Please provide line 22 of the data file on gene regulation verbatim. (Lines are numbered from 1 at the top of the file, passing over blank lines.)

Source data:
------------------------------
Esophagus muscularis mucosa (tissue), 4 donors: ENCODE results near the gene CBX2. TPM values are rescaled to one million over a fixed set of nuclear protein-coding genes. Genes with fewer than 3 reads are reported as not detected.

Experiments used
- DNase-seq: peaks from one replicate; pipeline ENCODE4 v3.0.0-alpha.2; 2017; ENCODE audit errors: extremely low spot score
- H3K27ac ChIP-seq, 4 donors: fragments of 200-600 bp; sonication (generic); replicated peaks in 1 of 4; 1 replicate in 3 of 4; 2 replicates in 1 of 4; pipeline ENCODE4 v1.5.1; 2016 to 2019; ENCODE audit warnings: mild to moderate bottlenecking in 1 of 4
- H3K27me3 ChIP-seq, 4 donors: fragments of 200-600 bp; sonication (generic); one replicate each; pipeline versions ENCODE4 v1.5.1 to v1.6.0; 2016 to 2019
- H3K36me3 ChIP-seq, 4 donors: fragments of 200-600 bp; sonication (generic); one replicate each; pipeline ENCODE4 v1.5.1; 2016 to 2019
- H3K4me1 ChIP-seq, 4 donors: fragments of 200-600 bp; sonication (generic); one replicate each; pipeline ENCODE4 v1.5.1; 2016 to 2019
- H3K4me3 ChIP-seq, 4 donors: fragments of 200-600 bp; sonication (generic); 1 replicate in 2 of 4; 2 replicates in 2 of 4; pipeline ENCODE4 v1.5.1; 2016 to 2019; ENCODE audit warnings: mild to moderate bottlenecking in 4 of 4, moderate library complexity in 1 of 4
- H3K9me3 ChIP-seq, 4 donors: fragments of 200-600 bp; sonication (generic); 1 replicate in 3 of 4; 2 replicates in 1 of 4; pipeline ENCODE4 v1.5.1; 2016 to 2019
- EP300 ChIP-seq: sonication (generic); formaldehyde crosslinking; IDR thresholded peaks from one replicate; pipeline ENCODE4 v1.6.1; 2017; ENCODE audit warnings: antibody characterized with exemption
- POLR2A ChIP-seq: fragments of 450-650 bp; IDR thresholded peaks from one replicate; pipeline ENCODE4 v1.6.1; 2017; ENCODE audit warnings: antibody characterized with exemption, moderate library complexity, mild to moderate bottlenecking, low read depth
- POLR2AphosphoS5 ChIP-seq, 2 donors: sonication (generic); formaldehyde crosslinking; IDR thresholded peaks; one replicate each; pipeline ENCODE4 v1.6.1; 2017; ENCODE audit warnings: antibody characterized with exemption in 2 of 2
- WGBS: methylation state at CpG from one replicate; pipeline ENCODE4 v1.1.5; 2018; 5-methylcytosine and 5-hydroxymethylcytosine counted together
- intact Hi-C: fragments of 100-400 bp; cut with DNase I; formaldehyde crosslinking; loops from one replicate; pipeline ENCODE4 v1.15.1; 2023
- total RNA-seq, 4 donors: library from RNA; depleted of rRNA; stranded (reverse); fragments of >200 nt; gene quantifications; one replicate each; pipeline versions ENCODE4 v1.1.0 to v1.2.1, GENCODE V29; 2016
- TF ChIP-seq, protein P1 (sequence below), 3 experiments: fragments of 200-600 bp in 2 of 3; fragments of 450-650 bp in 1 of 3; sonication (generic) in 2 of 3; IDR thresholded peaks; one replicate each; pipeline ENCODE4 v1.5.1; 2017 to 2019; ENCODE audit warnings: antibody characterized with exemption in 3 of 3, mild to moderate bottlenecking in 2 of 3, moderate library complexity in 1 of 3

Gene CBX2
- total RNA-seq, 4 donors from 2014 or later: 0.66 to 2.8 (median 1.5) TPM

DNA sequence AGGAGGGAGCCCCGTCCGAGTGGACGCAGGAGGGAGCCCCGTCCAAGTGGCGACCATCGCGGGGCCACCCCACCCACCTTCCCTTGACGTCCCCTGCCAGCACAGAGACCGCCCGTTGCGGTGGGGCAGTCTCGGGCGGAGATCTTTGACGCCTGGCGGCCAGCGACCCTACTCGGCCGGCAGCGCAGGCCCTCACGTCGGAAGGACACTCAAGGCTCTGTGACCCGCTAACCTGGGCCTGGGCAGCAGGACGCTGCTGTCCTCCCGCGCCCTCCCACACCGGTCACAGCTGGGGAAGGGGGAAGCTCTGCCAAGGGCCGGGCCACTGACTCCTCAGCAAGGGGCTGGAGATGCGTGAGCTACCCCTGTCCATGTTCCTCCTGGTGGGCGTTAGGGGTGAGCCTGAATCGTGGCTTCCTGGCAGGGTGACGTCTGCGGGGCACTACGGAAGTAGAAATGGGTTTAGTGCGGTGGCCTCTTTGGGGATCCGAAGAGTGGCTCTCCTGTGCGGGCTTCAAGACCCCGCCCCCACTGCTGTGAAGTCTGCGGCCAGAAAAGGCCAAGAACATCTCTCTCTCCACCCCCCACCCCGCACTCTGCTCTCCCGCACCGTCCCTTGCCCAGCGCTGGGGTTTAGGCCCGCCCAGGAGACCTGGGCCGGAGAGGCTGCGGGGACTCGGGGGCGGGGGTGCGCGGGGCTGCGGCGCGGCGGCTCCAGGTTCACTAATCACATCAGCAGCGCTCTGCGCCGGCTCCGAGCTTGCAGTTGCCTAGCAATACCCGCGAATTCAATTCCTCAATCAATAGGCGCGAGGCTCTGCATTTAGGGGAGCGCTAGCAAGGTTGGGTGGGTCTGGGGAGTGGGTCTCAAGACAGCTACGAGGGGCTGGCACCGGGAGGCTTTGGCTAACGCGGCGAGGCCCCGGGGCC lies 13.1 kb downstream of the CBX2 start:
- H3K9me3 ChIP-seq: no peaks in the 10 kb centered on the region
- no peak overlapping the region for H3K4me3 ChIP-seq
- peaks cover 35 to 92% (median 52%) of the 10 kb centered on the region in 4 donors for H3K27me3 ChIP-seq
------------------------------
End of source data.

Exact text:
- peaks cover 35 to 92% (median 52%) of the 10 kb centered on the region in 4 donors for H3K27me3 ChIP-seq